Work Requirements and Perceived Deservingness of Medicaid


Jennifer Wu

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Wu, J.D. (2020). Work Requirements and Perceived Deservingness of Medicaid. American Politics Research. First Published October 5, 2020. DOI:10.1177/1532673X20961317.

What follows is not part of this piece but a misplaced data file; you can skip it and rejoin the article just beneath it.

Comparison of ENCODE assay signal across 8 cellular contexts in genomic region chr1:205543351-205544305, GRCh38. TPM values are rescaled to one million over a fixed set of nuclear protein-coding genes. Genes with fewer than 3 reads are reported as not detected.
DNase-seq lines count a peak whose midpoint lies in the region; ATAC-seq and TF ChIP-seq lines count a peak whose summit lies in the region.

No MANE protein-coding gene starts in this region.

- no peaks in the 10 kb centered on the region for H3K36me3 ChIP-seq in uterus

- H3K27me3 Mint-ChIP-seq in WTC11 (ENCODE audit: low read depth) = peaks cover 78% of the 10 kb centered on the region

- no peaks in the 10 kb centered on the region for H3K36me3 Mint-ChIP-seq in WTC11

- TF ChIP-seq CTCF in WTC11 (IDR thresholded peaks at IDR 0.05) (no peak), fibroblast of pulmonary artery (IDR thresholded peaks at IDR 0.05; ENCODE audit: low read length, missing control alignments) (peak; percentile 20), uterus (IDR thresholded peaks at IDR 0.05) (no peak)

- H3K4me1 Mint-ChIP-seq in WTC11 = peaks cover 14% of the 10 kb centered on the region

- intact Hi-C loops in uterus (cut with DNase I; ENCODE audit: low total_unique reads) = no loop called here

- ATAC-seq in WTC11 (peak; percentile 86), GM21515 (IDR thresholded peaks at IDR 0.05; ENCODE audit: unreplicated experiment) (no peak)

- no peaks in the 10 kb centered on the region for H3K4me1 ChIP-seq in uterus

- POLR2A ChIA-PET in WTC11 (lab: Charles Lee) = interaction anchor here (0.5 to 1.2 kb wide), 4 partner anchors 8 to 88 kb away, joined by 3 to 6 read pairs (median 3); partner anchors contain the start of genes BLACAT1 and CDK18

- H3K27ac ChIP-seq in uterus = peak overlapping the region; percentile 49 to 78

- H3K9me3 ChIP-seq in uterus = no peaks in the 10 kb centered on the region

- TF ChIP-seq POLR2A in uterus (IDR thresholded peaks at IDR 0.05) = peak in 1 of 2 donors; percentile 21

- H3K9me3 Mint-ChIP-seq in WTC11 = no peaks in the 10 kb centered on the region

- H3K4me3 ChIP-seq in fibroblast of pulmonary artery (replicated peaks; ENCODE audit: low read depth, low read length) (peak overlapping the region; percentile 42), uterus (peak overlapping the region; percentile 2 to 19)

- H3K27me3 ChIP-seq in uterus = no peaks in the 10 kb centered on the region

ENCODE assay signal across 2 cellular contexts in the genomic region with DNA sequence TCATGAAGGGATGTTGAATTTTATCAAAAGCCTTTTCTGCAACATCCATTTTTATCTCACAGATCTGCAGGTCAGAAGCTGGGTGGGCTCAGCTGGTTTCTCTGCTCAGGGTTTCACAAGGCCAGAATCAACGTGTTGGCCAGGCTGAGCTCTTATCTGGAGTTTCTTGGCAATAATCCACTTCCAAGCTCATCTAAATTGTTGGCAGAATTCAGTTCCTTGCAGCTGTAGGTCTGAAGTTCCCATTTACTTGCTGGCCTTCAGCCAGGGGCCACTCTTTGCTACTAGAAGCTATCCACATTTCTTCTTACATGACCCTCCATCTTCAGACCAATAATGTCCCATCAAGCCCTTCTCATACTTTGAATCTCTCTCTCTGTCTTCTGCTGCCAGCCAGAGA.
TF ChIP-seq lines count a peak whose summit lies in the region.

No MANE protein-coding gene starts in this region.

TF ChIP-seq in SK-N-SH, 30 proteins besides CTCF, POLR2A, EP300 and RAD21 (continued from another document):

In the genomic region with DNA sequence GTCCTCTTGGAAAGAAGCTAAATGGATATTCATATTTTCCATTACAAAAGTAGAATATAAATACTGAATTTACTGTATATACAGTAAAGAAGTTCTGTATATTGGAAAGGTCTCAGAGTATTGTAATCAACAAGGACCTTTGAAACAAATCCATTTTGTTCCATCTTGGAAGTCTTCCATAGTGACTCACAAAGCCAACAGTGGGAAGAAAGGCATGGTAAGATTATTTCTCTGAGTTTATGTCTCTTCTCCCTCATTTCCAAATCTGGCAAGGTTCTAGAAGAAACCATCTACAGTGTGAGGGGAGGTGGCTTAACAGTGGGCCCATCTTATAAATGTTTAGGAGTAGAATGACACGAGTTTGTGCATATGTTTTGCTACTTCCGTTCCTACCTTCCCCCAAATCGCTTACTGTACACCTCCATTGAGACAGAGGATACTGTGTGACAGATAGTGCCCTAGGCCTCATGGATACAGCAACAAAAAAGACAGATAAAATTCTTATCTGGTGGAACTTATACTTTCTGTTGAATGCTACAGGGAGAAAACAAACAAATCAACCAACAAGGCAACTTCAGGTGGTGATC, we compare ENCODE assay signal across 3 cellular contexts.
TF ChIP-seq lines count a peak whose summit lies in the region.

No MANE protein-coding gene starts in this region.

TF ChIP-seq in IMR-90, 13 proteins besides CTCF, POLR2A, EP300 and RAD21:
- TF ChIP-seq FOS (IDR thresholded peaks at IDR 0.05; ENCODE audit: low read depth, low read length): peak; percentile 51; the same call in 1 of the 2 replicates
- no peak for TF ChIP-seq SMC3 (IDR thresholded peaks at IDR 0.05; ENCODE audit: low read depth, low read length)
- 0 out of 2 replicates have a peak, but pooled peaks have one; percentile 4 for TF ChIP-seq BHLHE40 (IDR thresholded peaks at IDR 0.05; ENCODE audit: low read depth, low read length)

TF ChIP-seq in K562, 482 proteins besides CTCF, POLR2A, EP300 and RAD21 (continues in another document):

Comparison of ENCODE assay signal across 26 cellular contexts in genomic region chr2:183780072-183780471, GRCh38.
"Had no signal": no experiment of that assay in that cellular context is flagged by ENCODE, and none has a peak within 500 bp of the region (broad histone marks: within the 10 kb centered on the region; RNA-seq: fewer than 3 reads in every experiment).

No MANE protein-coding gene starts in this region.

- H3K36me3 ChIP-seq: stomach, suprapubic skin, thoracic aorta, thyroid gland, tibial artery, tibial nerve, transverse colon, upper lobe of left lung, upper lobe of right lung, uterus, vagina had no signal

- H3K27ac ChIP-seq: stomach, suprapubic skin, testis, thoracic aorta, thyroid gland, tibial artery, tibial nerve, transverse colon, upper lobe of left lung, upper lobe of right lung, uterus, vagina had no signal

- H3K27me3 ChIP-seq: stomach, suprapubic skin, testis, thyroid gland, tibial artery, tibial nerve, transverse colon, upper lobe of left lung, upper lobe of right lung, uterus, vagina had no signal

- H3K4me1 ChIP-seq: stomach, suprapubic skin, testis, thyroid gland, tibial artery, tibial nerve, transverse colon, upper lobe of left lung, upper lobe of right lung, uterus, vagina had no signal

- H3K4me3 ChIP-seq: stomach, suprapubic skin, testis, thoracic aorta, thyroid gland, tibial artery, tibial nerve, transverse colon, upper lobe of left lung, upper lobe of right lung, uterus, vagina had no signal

Does an individual’s effort to acquire employer-sponsored health insurance through employment affect whether they are deserving of health insurance? Much of the current literature that examines the deservingness of federally-funded health insurance focuses on an individual’s responsibility in becoming ill. However, logic from the welfare literature would suggest the willingness to work for one’s welfare, or reciprocity, is an important determinant of deservingness. The relevance of employment-seeking in Medicaid deservingness comes at a crucial time given recent attempts by state governments to implement work requirements as a part of Medicaid eligibility. Using a series of survey experiments, I compare the importance of responsibility versus reciprocity and find that responsibility, what one does to become ill, is the primary driver of judgments of deservingness. What one does to earn their Medicaid by working plays a negligible role in driving attitudes. These findings have implications for how we understand the determinants of support for Medicaid policy.
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